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A Cooperative Clinic/Corporate Patent Pro Bono Project

©2014. Published in Landslide, Vol. 7, No. 1, September/October 2014, by the American Bar Association. Reproduced with permission. All rights reserved. This information or any portion thereof may not be copied or disseminated in any form or by any means or stored in an electronic database or retrieval system without the express written consent of the American Bar Association or the copyright holder.

Many enthusiastic and motivated pro se patent applicants are the kind of “garage inventors” and startup entrepreneurs we all hope the patent system will enable to thrive. But such pro se patent applicants can be hindered by complex rules and procedures—not to mention the cost of obtaining patent counsel. In the past few years, new patent pro bono programs have been formed to help those inventors navigate the patent system.

Thanks to the Law School Clinic Certification Pilot Program at the United States Patent and Trademark Office (USPTO), students in certified clinics are given limited practitioner status to work under the guidance of professors and practitioners and to provide pro bono intellectual property legal services. The Intellectual Property Clinic at William Mitchell College of Law in Saint Paul, Minnesota, one of the first schools to receive certification under the program, pairs inventors with its students, who are able to file and prosecute patent applications at the USPTO on the inventors’ behalf. While the clinic occasionally turns down cases when an applicant has the resources to hire paid counsel, there is no income eligibility cap. Rather, cases are accepted that provide good educational opportunities for clinic students. Those students can share what they learn in each representation with their colleagues, and professors review their work to ensure high quality product. Many of these students say that their work in the clinic was the highlight of their time in law school.

The LegalCORP Inventor Assistance Program (IAP) is non-profit organization dedicated to matching small businesses with volunteer business attorneys to obtain pro bono legal advice. In contrast with the various clinics, the IAP is dedicated solely to matching inventors with volunteer patent attorneys for pro bono patent prosecution services. This group relies on volunteer attorneys, rather than students and selects cases using different criteria than the clinics. The IAP has an income eligibility requirement (currently set at 300% of the federal poverty level), and cases are selected by LegalCORPS that appear likely to have patentable subject matter, but in which the applicant may need a patent attorney’s assistance. In less than three years of operation, the IAP has matched more than 50 inventors with volunteer patent attorneys, and 11 of those inventors have received patents (with many more still pending).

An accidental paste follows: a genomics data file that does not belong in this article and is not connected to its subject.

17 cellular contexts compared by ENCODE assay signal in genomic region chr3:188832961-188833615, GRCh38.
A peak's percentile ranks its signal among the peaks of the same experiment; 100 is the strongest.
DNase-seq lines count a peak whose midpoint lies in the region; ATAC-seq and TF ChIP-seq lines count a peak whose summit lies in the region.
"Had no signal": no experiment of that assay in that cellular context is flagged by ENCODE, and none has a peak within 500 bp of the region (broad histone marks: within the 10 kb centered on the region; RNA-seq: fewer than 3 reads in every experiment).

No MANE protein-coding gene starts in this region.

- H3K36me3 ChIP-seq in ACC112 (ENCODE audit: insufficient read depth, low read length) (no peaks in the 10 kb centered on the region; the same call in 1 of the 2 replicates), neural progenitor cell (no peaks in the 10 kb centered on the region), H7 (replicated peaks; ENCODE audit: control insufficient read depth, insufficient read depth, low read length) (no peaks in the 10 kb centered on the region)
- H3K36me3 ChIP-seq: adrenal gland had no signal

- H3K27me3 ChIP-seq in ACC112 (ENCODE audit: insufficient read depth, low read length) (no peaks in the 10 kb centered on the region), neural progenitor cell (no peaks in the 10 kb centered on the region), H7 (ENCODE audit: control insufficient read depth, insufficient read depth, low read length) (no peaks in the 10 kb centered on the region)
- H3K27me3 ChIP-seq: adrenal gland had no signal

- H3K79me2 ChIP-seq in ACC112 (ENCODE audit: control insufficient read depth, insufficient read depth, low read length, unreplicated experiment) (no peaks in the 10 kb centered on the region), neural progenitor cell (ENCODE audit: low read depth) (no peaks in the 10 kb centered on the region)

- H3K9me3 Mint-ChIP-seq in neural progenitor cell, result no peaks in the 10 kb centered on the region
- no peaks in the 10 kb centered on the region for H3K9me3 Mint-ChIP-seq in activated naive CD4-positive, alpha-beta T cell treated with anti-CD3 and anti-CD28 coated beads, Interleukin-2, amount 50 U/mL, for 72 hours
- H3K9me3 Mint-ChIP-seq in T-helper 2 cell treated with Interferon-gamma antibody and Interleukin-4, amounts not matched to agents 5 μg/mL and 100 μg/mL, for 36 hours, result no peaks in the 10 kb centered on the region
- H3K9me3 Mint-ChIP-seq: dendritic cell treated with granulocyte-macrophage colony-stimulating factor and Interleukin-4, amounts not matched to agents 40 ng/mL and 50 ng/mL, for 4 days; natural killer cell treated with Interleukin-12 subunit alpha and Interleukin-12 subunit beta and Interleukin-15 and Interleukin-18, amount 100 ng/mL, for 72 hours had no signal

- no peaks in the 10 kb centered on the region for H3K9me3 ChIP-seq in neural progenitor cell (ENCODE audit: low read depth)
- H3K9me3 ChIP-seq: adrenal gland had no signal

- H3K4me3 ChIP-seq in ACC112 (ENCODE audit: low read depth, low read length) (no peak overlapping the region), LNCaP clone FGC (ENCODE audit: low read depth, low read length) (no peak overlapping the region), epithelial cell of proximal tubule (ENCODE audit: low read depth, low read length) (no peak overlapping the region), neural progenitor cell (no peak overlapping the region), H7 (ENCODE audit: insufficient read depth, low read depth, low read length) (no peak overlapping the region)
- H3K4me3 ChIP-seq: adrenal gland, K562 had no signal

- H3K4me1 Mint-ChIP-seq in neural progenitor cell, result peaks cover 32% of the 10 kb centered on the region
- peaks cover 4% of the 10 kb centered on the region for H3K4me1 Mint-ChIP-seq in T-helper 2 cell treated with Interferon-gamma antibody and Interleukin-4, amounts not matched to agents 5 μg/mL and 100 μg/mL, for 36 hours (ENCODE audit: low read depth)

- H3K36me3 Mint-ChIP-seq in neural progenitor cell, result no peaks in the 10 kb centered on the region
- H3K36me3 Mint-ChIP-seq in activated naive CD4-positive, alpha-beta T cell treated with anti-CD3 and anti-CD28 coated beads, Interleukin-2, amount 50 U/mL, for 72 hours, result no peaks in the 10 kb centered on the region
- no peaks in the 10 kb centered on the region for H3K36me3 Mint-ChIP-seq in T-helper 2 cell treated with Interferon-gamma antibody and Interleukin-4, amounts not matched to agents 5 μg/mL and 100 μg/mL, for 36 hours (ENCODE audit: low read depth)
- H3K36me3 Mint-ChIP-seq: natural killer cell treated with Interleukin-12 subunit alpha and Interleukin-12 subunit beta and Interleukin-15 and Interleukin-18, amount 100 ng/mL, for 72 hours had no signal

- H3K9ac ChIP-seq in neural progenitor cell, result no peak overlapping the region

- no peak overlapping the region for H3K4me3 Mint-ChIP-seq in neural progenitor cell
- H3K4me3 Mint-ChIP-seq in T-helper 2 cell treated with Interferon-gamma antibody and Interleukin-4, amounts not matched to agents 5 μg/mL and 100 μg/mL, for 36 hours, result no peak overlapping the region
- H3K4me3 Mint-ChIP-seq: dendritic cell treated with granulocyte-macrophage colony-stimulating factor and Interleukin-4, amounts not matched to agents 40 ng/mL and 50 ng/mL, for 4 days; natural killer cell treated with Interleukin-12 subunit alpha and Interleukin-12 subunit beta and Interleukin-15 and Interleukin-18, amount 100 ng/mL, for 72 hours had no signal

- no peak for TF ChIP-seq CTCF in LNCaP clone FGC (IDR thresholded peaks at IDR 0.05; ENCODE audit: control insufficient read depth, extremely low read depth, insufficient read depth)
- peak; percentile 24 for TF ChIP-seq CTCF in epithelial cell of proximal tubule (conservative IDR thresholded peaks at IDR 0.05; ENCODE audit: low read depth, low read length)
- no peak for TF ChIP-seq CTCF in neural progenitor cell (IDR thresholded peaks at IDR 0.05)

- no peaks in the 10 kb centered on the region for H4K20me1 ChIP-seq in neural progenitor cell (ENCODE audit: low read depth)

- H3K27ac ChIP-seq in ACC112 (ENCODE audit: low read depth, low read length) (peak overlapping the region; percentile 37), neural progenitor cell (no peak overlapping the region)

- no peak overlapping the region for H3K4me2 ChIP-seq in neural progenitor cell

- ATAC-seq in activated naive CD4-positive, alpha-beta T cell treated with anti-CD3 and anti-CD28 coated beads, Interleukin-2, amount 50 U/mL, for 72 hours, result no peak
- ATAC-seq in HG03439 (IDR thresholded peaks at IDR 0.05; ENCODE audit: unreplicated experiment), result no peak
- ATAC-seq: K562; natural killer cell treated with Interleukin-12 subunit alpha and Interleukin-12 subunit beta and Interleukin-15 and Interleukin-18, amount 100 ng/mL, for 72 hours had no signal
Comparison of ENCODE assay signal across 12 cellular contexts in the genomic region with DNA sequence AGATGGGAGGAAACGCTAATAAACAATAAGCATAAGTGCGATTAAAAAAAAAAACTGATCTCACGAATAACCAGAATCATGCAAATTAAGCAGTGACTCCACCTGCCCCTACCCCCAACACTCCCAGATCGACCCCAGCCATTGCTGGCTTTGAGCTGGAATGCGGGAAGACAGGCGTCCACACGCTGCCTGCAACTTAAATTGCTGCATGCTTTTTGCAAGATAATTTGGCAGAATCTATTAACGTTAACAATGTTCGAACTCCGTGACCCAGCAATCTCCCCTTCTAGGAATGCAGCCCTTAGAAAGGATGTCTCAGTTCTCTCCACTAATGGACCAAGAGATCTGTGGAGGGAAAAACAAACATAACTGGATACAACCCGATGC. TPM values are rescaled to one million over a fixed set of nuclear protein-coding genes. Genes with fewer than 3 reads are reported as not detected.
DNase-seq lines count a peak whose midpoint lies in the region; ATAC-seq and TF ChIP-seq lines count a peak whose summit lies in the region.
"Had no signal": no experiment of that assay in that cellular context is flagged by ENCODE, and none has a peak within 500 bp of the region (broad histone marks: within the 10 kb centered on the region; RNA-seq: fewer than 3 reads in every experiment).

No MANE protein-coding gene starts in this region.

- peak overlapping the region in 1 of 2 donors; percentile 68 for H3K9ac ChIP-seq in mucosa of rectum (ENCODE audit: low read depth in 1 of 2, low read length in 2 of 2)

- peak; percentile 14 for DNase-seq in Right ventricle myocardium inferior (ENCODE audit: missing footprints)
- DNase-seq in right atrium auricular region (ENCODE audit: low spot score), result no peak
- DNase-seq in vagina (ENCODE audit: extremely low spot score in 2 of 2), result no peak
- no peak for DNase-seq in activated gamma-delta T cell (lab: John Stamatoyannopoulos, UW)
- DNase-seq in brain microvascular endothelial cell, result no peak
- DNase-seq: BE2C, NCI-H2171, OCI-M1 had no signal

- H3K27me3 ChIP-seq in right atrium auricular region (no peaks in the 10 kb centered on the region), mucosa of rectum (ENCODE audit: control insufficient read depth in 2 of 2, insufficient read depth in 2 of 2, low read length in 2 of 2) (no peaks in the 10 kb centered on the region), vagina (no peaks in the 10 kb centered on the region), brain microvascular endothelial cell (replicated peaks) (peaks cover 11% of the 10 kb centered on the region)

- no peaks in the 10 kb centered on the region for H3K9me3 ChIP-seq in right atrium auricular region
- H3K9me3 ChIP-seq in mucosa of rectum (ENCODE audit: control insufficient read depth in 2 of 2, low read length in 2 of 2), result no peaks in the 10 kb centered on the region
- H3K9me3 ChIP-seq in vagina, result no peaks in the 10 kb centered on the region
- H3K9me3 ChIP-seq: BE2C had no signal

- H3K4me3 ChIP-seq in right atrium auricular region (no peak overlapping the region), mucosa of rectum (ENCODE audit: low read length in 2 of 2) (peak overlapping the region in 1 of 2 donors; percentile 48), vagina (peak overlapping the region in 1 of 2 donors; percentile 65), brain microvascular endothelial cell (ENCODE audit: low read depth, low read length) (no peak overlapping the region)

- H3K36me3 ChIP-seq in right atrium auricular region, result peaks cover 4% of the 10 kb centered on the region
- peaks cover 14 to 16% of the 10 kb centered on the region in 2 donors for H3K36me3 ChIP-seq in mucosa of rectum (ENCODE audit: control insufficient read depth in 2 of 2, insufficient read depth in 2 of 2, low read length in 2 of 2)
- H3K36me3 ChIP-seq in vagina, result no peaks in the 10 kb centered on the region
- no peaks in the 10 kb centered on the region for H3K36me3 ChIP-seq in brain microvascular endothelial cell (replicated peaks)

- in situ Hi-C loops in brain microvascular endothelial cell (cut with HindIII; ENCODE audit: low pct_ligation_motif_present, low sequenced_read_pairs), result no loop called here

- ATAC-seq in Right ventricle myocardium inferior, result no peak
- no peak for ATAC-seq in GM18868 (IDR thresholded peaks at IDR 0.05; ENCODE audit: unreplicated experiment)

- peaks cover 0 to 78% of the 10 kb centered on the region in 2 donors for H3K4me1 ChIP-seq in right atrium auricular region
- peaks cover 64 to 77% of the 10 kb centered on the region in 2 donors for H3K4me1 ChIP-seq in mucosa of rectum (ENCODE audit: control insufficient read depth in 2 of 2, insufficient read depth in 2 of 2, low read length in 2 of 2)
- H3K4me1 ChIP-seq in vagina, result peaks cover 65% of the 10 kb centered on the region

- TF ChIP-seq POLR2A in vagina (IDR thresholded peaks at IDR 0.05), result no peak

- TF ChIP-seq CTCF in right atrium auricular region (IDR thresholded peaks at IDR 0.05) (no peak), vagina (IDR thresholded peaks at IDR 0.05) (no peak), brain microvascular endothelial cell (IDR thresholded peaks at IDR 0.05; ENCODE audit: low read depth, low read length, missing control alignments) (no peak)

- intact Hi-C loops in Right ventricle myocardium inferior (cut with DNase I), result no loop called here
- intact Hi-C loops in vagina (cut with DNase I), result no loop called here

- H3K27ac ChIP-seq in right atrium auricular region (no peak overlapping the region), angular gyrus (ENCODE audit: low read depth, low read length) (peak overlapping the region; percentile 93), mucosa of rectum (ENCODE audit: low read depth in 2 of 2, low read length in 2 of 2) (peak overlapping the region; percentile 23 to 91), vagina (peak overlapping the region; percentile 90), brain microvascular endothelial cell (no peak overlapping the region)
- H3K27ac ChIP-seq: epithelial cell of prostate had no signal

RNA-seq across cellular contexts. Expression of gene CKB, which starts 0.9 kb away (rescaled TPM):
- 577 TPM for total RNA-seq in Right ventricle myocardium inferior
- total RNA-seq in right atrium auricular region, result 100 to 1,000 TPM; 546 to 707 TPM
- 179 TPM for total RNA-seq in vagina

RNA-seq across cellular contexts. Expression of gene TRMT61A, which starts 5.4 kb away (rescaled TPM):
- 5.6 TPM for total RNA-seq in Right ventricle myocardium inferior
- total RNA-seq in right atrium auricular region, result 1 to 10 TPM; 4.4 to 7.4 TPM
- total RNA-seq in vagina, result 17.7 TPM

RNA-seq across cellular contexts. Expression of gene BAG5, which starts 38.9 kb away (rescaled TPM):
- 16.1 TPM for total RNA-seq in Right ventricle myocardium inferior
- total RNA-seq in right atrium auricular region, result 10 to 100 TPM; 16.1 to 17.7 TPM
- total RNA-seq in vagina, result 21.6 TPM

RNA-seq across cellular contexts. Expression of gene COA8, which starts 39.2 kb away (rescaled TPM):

In 2012, William Mitchell’s Intellectual Property Clinic and LegalCORPS’s IAP experimented with a first-of-its-kind hybrid of their two programs. A clinic student, Daniel Bruzzone, was paired with an IAP volunteer, Jean Lown, to draft and file a patent application together.

The inventor, John Webb, was concerned with the waste and dangers associated with corrodible, non-recyclable, steel cylinders used to contain heating fuels, which themselves often generate soot and carbon buildup on combustion. Drawing on his experience as a retired welding and shop teacher, Webb invented a fuel blend that is much more environmentally friendly than conventional products, and a canister system to contain it that is reusable and recyclable. The inventor described his desire to make a positive impact on the environment for future generations, and together with like-minded entrepreneurs, started a business to manufacture and sell his products. However, in order to compete in the competitive fuel-gas marketplace, he wanted a patent on his inventions.

The cooperation between the clinic and the IAP in this inventor’s case provided benefits for everyone involved. The inventor acquired the benefit of the IAP volunteer’s years of experience in chemical technologies that she brought from 3M. The volunteer attorney was able to take on a pro bono case and rely on the student to perform preliminary drafting, inventor interviews, client communications, and prior art searching. In turn, the student gained a professional contact and experience working directly with a veteran patent practitioner while still in law school, and learned new perspectives and best practices regarding patent prosecution.

The ultimate benefit for the inventor and this pro bono team: U.S. Patent No. 8,733,543 (granted May 24, 2014).